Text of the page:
Facing community opposition, Newport Hotel Group has withdrawn its plans to build a Residence Inn hotel at the corner of Elm and Howe Streets, although it plans to apply again.
Though the project had been the subject of several city zoning meetings since July, neighborhood leaders have stressed that the hotel developers displayed a pattern of poor communication with residents of the Dwight neighborhood. The planners, residents said, failed to consider their input throughout the planning process. During a meeting last week between Newport Hotel Group CEO Douglas Cohen and the Dwight Central Management Team, a group of neighborhood representatives, Cohen withdrew the hotel group’s application to the city’s Board of Zoning Appeals for development, saying he hopes to incorporate more community input when he reapplies.
“We’re starting all over again and want to involve as many people as possible in the dialogue process,” he said at the meeting, The New Haven Register reported. “But the first thing I want to do is apologize. We made some mistakes and there’s been some bad communication.”
Cohen could not be reached for comment this week.
Cohen and his attorney James Perito first proposed plans for a new Residence Inn at a New Haven Board of Zoning Appeals meeting this past July. The Newport Hotel Group is a real estate management firm that served as the developer for the Courtyard Marriott in New Haven. Cohen and Perito presented a model for a six-story, 115-room Residence Inn behind the Courtyard Marriott located at 30 Whalley Ave. The hotel would have targeted visitors planning on extended stays, according to Cohen.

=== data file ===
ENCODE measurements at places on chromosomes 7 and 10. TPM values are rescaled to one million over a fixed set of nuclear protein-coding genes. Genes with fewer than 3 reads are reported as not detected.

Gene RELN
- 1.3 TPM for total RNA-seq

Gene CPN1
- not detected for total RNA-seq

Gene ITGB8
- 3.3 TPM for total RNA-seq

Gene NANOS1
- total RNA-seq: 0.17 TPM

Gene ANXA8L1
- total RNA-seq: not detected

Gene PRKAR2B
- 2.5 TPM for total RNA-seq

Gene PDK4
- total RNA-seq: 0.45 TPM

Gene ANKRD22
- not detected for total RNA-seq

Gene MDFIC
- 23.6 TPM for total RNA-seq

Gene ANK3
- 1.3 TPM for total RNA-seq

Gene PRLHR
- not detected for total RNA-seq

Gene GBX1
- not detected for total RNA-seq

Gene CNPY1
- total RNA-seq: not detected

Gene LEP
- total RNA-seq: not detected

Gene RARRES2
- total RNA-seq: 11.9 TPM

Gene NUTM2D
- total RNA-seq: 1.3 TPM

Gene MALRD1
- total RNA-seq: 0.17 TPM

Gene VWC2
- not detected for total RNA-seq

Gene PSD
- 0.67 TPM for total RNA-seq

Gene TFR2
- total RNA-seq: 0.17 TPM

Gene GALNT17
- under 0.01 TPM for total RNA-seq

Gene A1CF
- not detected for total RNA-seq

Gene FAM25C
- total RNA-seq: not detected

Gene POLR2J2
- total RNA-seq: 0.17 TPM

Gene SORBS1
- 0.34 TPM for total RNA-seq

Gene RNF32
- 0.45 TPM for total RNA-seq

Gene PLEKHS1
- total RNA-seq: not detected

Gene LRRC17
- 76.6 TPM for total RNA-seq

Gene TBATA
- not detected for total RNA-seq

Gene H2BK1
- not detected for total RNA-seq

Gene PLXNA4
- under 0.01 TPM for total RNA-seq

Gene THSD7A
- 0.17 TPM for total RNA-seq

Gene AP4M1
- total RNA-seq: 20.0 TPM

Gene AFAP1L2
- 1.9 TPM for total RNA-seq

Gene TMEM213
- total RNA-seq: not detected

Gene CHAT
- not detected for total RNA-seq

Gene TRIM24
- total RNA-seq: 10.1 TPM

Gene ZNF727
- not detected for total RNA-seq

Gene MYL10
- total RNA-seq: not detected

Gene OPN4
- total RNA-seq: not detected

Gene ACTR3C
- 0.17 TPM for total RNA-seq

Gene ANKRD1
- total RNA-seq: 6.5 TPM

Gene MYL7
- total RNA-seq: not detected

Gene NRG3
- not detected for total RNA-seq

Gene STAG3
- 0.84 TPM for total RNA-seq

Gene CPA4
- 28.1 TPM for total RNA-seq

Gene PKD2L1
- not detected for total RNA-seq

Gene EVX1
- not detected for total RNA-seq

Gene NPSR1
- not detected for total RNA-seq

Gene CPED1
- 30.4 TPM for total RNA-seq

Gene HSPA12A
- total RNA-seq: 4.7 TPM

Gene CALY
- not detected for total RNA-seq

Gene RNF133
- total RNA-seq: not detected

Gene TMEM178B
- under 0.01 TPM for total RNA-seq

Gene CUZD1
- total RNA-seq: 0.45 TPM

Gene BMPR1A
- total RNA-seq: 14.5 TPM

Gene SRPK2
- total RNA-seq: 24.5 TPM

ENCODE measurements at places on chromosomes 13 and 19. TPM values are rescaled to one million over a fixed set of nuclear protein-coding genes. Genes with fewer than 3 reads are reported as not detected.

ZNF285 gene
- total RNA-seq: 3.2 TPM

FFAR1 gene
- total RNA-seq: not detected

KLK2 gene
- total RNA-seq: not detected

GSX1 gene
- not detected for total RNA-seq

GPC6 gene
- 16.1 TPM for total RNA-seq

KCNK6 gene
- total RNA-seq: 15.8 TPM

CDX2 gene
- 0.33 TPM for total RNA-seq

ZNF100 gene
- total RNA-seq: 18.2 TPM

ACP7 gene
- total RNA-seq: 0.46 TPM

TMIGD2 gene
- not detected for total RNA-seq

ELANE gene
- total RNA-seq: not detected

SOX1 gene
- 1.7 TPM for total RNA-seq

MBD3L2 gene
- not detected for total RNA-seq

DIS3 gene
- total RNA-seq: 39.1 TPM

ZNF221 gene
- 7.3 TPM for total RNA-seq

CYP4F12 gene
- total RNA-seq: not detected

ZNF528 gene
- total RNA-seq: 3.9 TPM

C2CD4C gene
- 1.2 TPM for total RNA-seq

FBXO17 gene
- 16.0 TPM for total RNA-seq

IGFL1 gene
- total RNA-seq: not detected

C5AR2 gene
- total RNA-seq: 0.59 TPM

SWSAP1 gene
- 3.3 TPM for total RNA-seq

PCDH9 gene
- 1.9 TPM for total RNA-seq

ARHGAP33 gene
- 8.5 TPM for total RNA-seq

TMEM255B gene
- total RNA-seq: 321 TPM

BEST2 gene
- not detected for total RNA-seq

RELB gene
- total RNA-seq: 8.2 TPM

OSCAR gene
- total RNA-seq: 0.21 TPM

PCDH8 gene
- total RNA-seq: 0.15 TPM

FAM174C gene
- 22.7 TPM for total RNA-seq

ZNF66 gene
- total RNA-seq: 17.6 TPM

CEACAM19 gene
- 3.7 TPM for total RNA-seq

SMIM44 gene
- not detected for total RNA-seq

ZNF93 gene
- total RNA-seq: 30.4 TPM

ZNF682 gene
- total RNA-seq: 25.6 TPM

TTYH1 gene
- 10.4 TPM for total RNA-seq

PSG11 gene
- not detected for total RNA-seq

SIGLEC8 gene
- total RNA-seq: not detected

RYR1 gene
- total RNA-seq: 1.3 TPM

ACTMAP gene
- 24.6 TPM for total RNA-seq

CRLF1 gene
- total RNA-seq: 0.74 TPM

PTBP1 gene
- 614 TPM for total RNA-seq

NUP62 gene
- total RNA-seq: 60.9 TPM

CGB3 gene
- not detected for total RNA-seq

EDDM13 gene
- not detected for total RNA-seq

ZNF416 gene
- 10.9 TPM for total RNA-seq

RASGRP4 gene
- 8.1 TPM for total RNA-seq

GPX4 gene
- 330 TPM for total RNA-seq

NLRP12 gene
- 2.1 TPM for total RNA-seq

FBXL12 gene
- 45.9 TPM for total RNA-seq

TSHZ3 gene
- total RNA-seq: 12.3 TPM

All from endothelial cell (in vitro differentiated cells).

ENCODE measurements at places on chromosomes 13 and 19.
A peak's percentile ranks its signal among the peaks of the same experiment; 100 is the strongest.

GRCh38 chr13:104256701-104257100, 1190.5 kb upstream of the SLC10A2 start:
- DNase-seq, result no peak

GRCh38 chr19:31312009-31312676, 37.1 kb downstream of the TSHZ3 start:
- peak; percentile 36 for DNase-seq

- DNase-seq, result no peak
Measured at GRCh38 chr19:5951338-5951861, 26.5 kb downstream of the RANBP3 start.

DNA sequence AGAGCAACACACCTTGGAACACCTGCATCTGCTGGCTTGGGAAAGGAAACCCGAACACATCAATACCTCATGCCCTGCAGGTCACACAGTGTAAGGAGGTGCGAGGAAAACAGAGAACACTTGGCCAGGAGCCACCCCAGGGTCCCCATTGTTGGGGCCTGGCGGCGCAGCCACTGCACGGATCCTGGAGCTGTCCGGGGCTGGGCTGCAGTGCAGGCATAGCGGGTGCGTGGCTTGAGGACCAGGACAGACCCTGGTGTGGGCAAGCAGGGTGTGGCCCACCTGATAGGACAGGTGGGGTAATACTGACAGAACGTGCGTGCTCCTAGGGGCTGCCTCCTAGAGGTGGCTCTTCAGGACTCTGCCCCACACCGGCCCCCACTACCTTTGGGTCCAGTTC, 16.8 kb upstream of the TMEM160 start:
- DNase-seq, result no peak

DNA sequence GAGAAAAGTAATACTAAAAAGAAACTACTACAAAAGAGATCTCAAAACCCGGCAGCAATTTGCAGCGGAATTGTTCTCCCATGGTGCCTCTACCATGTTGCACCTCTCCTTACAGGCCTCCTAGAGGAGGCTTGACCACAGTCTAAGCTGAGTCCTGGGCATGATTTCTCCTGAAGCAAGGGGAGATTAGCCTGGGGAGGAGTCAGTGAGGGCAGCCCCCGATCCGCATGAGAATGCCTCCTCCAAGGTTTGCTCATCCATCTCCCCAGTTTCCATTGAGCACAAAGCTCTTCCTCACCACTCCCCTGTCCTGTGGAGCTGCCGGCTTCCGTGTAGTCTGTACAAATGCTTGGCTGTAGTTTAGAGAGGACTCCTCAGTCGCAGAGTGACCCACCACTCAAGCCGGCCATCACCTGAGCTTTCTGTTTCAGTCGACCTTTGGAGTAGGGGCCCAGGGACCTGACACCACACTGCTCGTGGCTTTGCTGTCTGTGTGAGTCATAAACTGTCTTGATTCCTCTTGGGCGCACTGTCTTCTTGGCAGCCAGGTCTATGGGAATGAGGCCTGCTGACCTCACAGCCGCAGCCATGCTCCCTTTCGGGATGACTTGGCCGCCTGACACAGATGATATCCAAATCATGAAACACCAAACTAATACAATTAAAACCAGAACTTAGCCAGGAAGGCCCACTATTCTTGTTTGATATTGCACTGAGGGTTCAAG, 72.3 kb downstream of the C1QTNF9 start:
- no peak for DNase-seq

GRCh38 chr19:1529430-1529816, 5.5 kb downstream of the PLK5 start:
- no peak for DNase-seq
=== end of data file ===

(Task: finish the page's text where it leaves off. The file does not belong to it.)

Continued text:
Community opposition first arose at a meeting last September, when members of the Dwight Central Management Team, made up of residents and business owners who organized to advocate for neighborhood issues, criticized Cohen for not being in open communication with Dwight residents. They cited the fact that Cohen failed to meet with the team before the matter went to the zoning board. In order to assuage residents’ worries, Cohen agreed to show up at the management team’s October gathering at Amistad School on Edgewood Avenue to discuss the plan.
However, tensions rose further when prior to that meeting, the team received an email from Perito stating that Cohen would not, in fact, be in attendance. In the email, Perito claimed that the developers were not ready to meet with residents because plans for the hotel were not yet complete.
Dwight Central Management Team members interpreted these actions as snubs to Dwight residents’ input in the project. The October meeting, attended by around 40 people, quickly escalated into a mass denunciation of the developer and the Residence Inn. Some even suggesting that the hotel find a different neighborhood in which to expand.
“I don’t think that they were intentionally ignoring our requests, and I’d personally love to see some development in this neighborhood, but this is our home; we wanted to know that we’d be included in the planning process,” Ward 2 Alder Frank Douglass told the News.
Other residents are concerned that the construction of the new hotel would clog up the area, resulting in increased traffic and fewer parking spaces. Alexander Lew ’15, a Dwight resident, testified last September at the second of three New Haven Board of Zoning Appeals meetings, expressing worries that congestion would increase dramatically with the hotel’s construction.
“If there are not enough parking spaces provided by the hotel, the visitors will spill over into the surrounding area, making it much harder for people who live near the hotel to park near their homes,” he said.
During the Dwight Central Management Team meeting last Wednesday, Cohen said he is unsure when a revised version of the project will come before city zoning officials.
Construction on the new hotel is projected to take 12 to 15 months.